Estate Planning Changes Update

Special Topics Taxes

It’s been over six months since we last took inventory of where we stood in the face of tax changes (increases) affecting estate planning. We are happy to report that in that time we have gained a firm understanding of the changes that are set to occur. Estate planners should have clarity on how to work through the changes with their clients in a timely manner and at a leisurely pace before the end of the year. Hey look, flying pigs!

As Paul wrote to the Corinthians, “For now we see through a glass, darkly.” While we may have some ideas on what is coming with the current tax policy, the full picture remains murky. Here’s what we are reading and listening to regarding tax changes and other factors affecting family businesses and estate plans.

What Are the Exact Changes as Proposed?

Fiduciary Trust International highlighted the key tax issues currently at hand regarding estate planning. These included:

  • The top individual federal income tax rate could increase from 37% to 39.6%.
  • Long-term capital gains tax rate could increase from 23.8% to as high as 43.4% when including the net investment income tax of 3.8%.
  • Cost basis ‘step-up’ could be removed for gains of over $1 million on inherited assets.
  • The federal estate tax rate could increase on a progressively sliding scale for assets transferred over $3.5 million.

A reduction in the gift and estate tax exemption has not been explicitly included in the current round of changes. Given that the current limits are set to expire in 2025, one may wonder if conserving political capital was not part of the equation in leaving the current $11.7 million exemption ($23.4 million for a married couple) in place. One piece of advice the article gives: consider using your full estate and gift tax exemption before the exemption amount is set to decrease.

Tax Update: How Proposed Tax Changes Could Impact Family-Owned Businesses

Family Business Magazine sponsored a webinar featuring two members from BMO Family Office discussing tax planning and tax changes that could affect family businesses – including tax considerations for buying and selling, the tax impact for C corporations vs. S corporations, and 1031 exchanges. The webinar is free for replay when you sign up. Overall, the speakers are ‘bullish’ (read: not convinced) at the likelihood of the full tax changes coming to fruition. One of the speakers highlighted that the step-up in basis at death has been repealed multiple times legislatively, all to be reversed shortly thereafter. He cited the administrative nightmare of determining basis in family businesses/assets that have been held by families for decades.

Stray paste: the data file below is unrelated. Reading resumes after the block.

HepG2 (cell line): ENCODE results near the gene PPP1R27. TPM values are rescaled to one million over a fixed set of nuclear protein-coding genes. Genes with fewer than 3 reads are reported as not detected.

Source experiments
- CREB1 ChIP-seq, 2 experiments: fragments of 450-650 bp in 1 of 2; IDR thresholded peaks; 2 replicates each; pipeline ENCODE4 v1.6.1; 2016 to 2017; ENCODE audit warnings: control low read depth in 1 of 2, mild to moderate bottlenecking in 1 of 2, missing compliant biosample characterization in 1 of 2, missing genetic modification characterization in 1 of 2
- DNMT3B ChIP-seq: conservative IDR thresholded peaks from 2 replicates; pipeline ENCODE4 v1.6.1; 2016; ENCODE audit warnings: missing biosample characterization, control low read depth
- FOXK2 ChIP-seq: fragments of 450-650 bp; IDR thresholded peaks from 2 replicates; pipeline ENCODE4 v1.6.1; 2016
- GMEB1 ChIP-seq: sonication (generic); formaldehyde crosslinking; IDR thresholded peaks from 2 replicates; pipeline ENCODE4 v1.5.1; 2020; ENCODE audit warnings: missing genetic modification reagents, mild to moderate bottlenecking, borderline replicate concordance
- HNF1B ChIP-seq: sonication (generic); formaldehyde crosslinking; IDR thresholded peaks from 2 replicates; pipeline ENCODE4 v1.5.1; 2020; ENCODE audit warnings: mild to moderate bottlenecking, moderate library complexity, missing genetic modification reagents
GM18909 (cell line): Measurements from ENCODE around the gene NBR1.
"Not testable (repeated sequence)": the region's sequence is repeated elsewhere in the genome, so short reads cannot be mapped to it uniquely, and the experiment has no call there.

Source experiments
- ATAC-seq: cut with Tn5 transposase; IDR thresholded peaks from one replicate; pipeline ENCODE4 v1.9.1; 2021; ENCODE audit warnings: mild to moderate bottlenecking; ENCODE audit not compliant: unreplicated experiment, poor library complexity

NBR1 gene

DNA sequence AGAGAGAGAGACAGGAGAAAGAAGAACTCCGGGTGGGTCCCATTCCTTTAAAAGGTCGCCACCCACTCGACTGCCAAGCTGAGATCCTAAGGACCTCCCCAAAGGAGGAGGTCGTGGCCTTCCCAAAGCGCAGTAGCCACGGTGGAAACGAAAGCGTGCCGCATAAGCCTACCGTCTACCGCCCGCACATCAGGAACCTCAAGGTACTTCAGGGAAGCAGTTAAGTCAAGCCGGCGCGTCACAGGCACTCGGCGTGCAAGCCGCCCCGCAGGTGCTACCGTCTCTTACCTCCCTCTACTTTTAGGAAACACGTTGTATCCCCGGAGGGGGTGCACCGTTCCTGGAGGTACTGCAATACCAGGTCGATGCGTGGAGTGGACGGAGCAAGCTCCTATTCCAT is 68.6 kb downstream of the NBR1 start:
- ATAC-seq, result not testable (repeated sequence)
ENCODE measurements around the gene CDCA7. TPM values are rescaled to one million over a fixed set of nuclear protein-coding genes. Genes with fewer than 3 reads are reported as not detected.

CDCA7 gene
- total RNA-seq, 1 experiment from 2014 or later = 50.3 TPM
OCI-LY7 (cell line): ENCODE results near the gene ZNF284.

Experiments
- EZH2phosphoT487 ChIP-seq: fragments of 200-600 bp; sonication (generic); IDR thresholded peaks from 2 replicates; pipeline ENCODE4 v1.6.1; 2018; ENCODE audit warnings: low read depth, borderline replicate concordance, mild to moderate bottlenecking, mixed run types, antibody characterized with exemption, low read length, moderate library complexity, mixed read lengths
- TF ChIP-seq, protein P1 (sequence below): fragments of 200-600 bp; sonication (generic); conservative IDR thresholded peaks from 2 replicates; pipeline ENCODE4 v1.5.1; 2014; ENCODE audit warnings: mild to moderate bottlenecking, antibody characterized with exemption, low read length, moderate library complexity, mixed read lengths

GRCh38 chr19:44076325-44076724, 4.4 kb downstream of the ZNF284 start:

Bipartisan Infrastructure Deal Still Faces a Long, Uncertain Road

MarketWatch highlighted the recent U.S. Senate movement on the stand-alone infrastructure bill coming in at a cool $1 trillion in new infrastructure spending. However, the Biden Administration’s proposed tax increases would be included in the larger $3.5 trillion budget reconciliation process and are not currently part of the bipartisan traditional infrastructure bill. Benjamin Salisbury, director of research at Height Capital Markets, relayed the following in an investment note:

  • “We maintain our estimate of a roughly 35%-45% probability of passing a joint bipartisan infrastructure bill and slimmed down reconciliation bill, although the situation is highly fluid.”
  • “A lesser probability (20%-30%) is that either the infrastructure bill or reconciliation bill pass on their own.”
  • “Lastly there is an ever present risk (25%-45%) that the entire effort will collapse under its own weight. We continue to regard the inflation narrative as the largest risk to passage.”

Moderate Democrats Remain Skeptical

Elected moderate Democrats remain the most watched politicians in the U.S. today, with multiple congressmen giving pause to the full slate of tax increases and new spending. Senator Kyrsten Sinema (D-AZ) said to the Arizona Republic, “I have also made clear that while I will support beginning this process, I do not support a bill that costs $3.5 trillion.” Senator Joe Manchin (D-WV) indicated months ago that he does not support raising the corporate tax rate to 28%. House Agriculture Committee Chairman David Scott (D-GA) has criticized Biden’s plan to get rid of the so-called step-up basis, worrying about its impact on family farms and small businesses. Senator John Tester (D-MT) shared a similar sentiment regarding the basis step-up.

Further Reading

National Law ReviewPresident Biden’s Tax Plan Impacts Estate Planning, Capital Gains
Northwestern MutualWith Gift Taxes and Estate Taxes in Congress’ Sights, Consider Revisiting Your Estate Planning
Barnes & Thornburg LLPUnprecedented Changes Proposed to Gift and Estate Tax Laws
KiplingerBiden Hopes to Eliminate Stepped-Up Basis for Millionaires

Final Thoughts

One of my favorite books in 2020 was Radical Uncertainty: Decision-Making Beyond the Numbers. The authors make the distinction between risk (quantifiable: think roulette tables) and uncertainty. Most of life is uncertain, and we are naïve to place numbers and probabilities on all aspects of our lives. The authors note, “Radical uncertainty cannot be described in the probabilistic terms applicable to a game of chance. It is not just that we do not know what will happen. We often do not even know the kinds of things that might happen.” Tax changes are quantifiable risks, political machinations in Washington represent uncertainty. Our actions need to represent this distinction.

Thus, we leave you with the same advice we provided six months ago: take care of your family and make sure your current estate plan makes sense today. We provide valuation services to families seeking to optimize their estate plans. Give one of our professionals a call to discuss how we can help you in the current environment.